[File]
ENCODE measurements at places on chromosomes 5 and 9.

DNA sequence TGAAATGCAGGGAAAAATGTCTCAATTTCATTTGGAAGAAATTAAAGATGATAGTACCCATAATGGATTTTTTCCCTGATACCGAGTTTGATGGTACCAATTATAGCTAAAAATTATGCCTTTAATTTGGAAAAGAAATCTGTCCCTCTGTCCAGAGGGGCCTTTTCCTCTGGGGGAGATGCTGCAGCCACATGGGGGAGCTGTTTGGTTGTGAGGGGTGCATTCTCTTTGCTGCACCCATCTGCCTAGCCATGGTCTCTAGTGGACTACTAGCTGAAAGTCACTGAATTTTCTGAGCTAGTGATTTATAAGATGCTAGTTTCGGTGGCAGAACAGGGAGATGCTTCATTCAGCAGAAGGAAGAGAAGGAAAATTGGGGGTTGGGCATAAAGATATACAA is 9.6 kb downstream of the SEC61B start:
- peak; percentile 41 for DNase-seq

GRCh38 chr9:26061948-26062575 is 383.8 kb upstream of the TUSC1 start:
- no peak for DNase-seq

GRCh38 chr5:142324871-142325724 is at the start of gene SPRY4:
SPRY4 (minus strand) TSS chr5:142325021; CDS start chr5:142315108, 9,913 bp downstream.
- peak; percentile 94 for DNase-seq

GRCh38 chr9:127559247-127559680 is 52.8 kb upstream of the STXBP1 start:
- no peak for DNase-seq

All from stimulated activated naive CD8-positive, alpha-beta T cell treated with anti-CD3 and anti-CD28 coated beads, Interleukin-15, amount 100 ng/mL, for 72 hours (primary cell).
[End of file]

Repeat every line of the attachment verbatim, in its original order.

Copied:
ENCODE measurements at places on chromosomes 5 and 9.

DNA sequence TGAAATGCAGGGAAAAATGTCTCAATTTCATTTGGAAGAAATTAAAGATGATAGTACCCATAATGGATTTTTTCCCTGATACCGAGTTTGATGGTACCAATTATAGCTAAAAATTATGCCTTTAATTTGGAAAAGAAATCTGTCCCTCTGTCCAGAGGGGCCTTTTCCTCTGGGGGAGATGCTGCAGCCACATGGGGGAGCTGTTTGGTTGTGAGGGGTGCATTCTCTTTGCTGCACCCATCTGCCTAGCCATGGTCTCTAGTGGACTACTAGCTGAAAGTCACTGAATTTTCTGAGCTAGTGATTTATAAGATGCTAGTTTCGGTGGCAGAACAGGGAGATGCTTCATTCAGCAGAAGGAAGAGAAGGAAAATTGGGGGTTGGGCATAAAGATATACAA is 9.6 kb downstream of the SEC61B start:
- peak; percentile 41 for DNase-seq

GRCh38 chr9:26061948-26062575 is 383.8 kb upstream of the TUSC1 start:
- no peak for DNase-seq

GRCh38 chr5:142324871-142325724 is at the start of gene SPRY4:
SPRY4 (minus strand) TSS chr5:142325021; CDS start chr5:142315108, 9,913 bp downstream.
- peak; percentile 94 for DNase-seq

GRCh38 chr9:127559247-127559680 is 52.8 kb upstream of the STXBP1 start:
- no peak for DNase-seq

All from stimulated activated naive CD8-positive, alpha-beta T cell treated with anti-CD3 and anti-CD28 coated beads, Interleukin-15, amount 100 ng/mL, for 72 hours (primary cell).